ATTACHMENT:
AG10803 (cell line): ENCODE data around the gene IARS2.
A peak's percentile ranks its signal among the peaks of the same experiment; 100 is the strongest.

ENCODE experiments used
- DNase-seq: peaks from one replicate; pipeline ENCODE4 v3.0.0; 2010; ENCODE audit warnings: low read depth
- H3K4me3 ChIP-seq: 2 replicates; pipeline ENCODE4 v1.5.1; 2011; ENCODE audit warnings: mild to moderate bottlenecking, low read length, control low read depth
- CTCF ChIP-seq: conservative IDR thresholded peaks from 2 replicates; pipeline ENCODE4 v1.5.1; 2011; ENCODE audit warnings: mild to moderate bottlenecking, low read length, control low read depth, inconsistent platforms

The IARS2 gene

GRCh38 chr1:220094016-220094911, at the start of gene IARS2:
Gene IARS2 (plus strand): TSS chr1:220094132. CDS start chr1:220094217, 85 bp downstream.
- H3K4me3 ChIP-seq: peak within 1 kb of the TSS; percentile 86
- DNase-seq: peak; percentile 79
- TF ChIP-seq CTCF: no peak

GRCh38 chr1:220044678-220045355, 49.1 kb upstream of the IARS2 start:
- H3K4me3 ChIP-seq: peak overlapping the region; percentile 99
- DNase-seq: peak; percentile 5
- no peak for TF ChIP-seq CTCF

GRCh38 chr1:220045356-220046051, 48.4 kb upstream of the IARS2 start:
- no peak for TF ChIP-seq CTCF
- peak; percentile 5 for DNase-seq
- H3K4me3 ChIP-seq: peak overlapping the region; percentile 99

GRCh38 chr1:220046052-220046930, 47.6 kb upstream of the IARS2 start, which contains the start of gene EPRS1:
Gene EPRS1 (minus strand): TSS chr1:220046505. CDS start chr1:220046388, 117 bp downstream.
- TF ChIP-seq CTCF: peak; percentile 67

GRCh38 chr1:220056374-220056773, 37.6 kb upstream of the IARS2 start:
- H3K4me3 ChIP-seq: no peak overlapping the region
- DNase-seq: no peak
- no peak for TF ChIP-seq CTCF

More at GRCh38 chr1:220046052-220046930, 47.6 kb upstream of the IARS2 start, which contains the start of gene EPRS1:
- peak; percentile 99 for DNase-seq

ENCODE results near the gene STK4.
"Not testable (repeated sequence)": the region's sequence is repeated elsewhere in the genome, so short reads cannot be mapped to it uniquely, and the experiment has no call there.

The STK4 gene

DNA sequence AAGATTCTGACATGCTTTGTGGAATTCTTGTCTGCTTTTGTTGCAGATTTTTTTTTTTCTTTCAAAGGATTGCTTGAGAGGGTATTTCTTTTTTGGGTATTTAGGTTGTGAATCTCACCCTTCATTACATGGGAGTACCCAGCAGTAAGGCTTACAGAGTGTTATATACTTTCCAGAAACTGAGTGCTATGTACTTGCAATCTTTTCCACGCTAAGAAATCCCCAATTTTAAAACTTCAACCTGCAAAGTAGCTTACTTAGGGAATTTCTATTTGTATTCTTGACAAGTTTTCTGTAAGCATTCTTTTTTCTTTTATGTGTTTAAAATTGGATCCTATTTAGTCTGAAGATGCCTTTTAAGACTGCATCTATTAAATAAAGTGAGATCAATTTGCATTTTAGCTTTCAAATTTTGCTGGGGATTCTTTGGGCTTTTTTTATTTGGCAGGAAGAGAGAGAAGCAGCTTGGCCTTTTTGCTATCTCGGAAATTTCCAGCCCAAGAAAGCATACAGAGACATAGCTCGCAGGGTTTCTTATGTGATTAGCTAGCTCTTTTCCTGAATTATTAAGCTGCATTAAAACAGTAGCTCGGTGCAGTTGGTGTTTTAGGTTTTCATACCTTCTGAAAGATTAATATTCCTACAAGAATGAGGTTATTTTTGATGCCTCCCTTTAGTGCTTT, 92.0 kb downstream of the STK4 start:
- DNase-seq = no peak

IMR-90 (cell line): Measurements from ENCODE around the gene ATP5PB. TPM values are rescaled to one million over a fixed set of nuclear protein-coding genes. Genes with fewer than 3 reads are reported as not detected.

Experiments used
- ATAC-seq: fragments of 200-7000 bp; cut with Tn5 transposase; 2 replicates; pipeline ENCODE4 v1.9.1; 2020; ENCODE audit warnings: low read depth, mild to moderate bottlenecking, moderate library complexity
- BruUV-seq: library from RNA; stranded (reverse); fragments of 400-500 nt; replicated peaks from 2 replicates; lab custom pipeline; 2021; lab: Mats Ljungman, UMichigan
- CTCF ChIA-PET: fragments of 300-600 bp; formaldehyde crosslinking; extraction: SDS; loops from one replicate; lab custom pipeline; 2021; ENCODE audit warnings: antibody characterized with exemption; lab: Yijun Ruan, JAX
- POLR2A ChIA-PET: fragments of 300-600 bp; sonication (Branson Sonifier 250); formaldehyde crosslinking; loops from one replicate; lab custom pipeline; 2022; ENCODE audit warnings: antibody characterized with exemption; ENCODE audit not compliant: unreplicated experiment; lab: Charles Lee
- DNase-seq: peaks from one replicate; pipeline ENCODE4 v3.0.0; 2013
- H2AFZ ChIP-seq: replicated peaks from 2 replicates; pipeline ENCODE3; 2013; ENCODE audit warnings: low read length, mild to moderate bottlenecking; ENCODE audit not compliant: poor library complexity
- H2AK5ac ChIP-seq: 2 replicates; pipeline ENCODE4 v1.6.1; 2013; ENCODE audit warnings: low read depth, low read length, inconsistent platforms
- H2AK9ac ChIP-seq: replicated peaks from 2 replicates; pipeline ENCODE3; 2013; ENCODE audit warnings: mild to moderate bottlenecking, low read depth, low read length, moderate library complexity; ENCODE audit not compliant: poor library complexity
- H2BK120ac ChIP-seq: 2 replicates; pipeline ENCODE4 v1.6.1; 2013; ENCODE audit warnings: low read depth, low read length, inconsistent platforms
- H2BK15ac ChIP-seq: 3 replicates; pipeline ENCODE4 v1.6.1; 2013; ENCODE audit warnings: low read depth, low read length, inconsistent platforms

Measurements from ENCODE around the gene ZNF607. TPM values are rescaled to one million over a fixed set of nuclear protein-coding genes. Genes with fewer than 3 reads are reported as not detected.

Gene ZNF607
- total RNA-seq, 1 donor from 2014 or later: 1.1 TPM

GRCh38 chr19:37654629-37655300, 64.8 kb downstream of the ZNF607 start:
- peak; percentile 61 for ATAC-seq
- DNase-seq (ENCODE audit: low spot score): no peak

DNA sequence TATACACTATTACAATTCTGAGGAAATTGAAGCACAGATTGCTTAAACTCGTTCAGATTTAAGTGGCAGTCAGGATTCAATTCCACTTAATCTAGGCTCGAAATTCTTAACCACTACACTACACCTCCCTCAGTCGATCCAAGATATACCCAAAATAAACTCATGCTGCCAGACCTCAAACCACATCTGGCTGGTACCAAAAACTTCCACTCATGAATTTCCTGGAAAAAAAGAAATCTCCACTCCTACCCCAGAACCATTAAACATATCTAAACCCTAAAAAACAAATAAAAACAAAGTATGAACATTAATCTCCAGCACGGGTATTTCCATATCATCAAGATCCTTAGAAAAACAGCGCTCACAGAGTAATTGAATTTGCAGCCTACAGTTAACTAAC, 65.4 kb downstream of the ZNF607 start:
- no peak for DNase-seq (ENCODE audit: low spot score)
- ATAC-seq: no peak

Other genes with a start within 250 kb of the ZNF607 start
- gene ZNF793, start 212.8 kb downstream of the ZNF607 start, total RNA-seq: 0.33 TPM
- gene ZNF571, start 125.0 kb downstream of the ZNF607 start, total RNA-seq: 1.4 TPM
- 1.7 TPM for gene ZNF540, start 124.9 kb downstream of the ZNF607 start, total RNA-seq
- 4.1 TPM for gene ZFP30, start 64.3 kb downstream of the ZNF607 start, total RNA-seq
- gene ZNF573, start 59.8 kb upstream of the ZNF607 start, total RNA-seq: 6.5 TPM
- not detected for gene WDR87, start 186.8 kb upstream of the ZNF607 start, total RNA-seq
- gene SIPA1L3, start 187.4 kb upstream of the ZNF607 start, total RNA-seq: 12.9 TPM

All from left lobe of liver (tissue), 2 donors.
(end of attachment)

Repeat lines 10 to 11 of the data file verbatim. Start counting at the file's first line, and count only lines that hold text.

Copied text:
- H3K4me3 ChIP-seq: peak within 1 kb of the TSS; percentile 86
- DNase-seq: peak; percentile 79